ATHENS, Ga. -- Another week, another big rivalry for the Georgia Bulldogs.
Already, they've faced Florida, Auburn, Tennessee and Clemson - each game accompanied by all sorts of periphery issues and personal vendettas.
On Saturday, the No. 5 Bulldogs (10-1) will take on Georgia Tech (7-4) in the final regular-season game at Sanford Stadium.
Clearly, this is viewed as the biggest game on the schedule, but is that really the case?
After all, the teams are in different leagues, so Georgia's bid to win its first Southeastern Conference championship in 20 years won't be affected at all.
Also, the Bulldogs have taken command of the series in the past four decades, winning 27 of the last 38 meetings.
Still, Georgia linebacker Boss Bailey scoffed at the notion that this is no longer the most important game of the year.
"You can win or lose to Florida or Auburn and you're not going to hear about it the rest of the year like Tech," Bailey said Tuesday. "This is one of those games you hear about all year. I know they heard about it when we beat them last year, just like we heard about when they beat us the three years before that."
Indeed, Georgia Tech won three straight over the Bulldogs from 1998-00 - its longest run of success in the series since the early 1960s. That memory is still fresh in the minds of Georgia's older players.
"I think they understand, I think they know," coach Mark Richt said. "This group has won one game against Tech. If they're thinking anything other than this being the biggest game of the year, they're sadly mistaken. They know firsthand this is a big game."
Clearly, Georgia has held up well in its biggest games this season. The only exception was a 20-13 loss to Florida, which has beaten the Bulldogs 12 of the last 13 meetings.
Otherwise, Georgia swept Alabama and Auburn on the road, defeated both Clemson and South Carolina, and knocked off Tennessee for the third year in a row.
"We're the Alabama state champs, we're the Tennessee state champs, we're the South Carolina state champs," Bulldogs defensive end David Pollack said. "Now, we want to be Georgia state champs."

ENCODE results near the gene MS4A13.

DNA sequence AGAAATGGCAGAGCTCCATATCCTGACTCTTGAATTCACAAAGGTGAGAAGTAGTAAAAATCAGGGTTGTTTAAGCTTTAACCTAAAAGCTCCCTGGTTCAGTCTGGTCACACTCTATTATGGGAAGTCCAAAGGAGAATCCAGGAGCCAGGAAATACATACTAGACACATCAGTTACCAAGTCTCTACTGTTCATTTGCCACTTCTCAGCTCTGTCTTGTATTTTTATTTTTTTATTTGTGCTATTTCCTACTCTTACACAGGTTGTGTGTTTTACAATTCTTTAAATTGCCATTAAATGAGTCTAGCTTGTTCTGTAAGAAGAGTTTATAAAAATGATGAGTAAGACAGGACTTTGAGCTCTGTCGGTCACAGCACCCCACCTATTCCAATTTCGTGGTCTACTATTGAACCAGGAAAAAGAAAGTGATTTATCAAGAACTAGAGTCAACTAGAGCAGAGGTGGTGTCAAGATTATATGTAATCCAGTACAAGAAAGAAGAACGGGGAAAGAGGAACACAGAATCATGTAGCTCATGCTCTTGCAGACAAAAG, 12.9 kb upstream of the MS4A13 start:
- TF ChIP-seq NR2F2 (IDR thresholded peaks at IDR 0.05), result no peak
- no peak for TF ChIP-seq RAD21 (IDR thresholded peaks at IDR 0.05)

Richt, who's in his second season at Georgia, wasn't all that familiar with the Georgia Tech rivalry when he arrived in Athens. It didn't take him long to figure it out.
"Last year, when we beat Tennessee, I got a lot of positive reaction from the fans," Richt said. "But after beating Georgia Tech, I got at least five times as many positive comments. You can tell people are so much more passionate about the Tech game."
The importance of the game stretches beyond mere passion. When the Yellow Jackets gained an upper hand in the series in the late '90s, it certainly boosted their recruiting within the state. Richt knows that every top prospect in the state is being pursued by both schools, and Saturday's outcome could sway recruiting.
So, while Georgia-Auburn is the oldest rivalry in the Deep South, and Georgia-Florida is the "World's Largest Outdoor Cocktail Party," this game means more than any other in the Bulldog Nation.
"When you play people over and over, you're going to develop rivalries," Richt said. "We have more than one. But Tech is the most important."
Extra Points: WR Terrence Edwards is recovering faster than expected. The senior receiver has returned to practice and may be able to play a few series Saturday - just three weeks after going down with a separated shoulder. "It feels good right now," Edwards said after practice. "I'll probably be a little afraid the first time I catch a ball." ... WR Damien Gary (muscle tear) also is coming along better than expected, but the Bulldogs are pointing to the Dec. 7 SEC championship game as most likely for his return.
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